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  • Niall O'Carroll

Refocusing triggers are key to elite performance

Resilience is at the heart of High Performance mindset. The ability to respond to adversity by delivering high quality performance is what differentiates the best from the rest.


Many coaches misinterpret ‘mental toughness’ as ‘manning up’. Whatever that is supposed to mean? In reality the ultimate goal of any athlete is to deliver their best free of distraction on a regular basis. Simple? It can certainly be simplified.


One of the main things I have learned in my career is that mental resilience at its core, very simply, means positively responding to set backs and having quality distraction control management.


Identifying these distractions and building a management strategy is a key part of the work I do.


I see my role as both helping athletes to develop refocus triggers to ensure they have their attention where it needs to be in competition, and also giving them the tools to recover and  push through mistakes and pain barriers.


Refocus triggers are personal to athletes. They are the little self-talk phrases or words that help an athlete return their focus to the present. Every individual responds to different pressure points.



For example I knew a big wave surfer who had the phrase ‘be right on, right here, right now” written on his board. This was to tune is attention to the moment riding the wave.


He knew if he let his concentration ‘time travel’ it could prove fatal on these huge waves. The only thing he had control over on the wave are his actions in that moment. 

A great example of refocus in action was at the 2008 British Open where Padraig Harrington described his mind as reeling after dumping two balls in the water on Carnoustie’s treacherous 18th.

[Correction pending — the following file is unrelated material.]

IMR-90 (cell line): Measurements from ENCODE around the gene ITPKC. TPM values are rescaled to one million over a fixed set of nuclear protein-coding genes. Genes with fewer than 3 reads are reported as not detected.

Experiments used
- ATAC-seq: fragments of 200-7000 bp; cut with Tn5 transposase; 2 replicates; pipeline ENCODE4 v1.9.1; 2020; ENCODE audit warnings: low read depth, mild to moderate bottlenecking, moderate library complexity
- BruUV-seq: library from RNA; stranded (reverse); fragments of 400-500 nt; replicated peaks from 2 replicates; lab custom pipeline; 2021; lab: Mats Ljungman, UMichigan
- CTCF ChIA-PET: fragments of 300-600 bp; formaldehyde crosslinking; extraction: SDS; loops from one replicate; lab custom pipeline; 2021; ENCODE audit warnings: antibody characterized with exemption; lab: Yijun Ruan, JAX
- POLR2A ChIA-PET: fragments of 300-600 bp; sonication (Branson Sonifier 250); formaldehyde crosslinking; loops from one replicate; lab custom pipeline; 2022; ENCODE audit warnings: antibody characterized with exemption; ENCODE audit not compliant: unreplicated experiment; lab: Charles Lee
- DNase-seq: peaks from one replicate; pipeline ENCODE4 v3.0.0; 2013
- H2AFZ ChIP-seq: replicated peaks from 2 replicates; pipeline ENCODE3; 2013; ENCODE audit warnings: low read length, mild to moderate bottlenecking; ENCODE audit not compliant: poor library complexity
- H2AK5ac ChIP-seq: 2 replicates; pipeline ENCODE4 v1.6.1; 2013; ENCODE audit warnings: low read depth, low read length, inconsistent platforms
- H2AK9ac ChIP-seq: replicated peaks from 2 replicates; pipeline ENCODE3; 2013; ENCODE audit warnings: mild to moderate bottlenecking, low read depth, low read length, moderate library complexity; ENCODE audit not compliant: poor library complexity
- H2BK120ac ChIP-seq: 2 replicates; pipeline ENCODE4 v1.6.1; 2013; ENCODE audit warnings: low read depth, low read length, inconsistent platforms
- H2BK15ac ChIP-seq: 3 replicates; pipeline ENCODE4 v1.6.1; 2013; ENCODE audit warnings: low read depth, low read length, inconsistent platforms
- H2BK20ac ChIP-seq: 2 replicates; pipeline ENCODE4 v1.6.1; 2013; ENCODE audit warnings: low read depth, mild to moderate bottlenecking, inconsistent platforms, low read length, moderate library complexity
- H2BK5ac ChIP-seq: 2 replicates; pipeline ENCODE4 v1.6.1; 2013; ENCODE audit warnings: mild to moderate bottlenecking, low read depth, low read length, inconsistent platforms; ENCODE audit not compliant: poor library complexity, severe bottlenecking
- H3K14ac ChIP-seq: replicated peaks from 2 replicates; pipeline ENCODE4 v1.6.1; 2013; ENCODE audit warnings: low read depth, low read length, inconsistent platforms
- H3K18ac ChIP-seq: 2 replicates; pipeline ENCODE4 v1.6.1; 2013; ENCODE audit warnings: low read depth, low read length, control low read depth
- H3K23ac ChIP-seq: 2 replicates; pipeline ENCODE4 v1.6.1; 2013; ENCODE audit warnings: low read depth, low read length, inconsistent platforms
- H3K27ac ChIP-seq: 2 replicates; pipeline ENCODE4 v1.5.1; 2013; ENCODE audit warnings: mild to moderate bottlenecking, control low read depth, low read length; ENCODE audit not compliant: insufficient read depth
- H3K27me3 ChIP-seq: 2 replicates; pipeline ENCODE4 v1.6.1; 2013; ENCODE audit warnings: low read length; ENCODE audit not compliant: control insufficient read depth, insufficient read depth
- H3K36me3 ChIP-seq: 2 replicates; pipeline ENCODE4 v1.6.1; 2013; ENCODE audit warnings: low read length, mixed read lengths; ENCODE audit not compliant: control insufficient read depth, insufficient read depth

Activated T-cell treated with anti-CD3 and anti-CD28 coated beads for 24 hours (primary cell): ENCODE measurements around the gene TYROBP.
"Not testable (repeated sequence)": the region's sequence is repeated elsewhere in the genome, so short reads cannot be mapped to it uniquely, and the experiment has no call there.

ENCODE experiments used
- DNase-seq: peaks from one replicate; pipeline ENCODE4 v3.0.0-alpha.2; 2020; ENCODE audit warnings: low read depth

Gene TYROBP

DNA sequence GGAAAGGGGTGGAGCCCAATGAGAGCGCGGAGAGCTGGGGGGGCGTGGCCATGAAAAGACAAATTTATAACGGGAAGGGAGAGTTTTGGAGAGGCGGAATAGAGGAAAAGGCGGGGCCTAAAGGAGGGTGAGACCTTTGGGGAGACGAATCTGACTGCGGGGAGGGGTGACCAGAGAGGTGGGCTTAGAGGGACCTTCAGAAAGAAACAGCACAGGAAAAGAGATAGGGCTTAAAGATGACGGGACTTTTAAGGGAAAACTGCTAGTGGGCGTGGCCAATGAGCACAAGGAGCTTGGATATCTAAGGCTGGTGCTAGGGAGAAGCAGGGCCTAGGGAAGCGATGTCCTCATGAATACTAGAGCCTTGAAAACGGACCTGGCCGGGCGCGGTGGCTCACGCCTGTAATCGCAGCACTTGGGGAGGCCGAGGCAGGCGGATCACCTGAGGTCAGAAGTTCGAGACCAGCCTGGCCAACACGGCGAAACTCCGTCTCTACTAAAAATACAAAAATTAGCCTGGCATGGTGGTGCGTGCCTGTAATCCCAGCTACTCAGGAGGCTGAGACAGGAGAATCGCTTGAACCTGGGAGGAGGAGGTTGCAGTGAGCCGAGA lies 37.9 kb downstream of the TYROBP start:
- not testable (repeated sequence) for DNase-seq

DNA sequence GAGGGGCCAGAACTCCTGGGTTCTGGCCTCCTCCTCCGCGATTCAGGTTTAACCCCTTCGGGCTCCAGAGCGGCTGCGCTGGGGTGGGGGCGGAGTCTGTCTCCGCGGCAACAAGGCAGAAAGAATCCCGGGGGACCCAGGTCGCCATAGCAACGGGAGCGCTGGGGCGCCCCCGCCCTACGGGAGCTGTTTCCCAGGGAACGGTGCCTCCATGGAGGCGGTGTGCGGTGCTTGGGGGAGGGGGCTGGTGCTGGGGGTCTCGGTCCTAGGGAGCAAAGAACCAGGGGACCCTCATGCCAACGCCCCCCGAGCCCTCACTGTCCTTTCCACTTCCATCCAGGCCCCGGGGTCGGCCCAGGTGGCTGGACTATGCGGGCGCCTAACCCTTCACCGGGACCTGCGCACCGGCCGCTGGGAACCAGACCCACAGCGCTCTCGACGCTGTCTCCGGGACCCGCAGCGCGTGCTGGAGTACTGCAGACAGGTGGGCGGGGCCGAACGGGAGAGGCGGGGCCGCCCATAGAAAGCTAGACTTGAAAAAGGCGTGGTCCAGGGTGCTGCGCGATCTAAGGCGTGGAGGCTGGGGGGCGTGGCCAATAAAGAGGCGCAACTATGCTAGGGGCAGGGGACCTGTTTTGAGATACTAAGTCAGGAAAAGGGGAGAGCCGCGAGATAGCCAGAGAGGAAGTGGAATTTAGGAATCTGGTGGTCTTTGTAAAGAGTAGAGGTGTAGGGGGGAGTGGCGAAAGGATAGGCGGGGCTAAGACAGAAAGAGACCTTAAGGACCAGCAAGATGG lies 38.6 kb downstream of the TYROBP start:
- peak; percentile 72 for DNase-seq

How he responded to this pain is what will define his career long after he is gone. Standing over a 40 metre pitch to get up and down for a six, which still left him with a chance of a playoff.


He had a conversation with his caddy, which to me is the ultimate example of the simplicity of mental toughness. Harrington’s caddy Ronan explained to him that the chip he faced was exactly the same as a practice hole PH had built in his garden.


So when PH played his shot he was so comfortable with the shot that he played it without even thinking about the tournament.


He switched off all the turmoil in his head, all the distracting thoughts of losing a tournament and just focused on playing the shot he plays in the garden every day.

The ultimate toughness is allowing your talent to do its job without your brain getting in the way.


Novack Djokovic and Roger Federer produced a high light performance in their remarkable rivalry a Wimbledon on Sunday.


Five sets culminating in a 12 game all tie breaker for these 30 somethings proved to be riveting viewing.


In particular, it was fascinating to see how the 37-year-old Federer would push his body in pursuit of a record equalling 9th title. There was a lot of commentary discussing both players ability to play through pain and fatigue.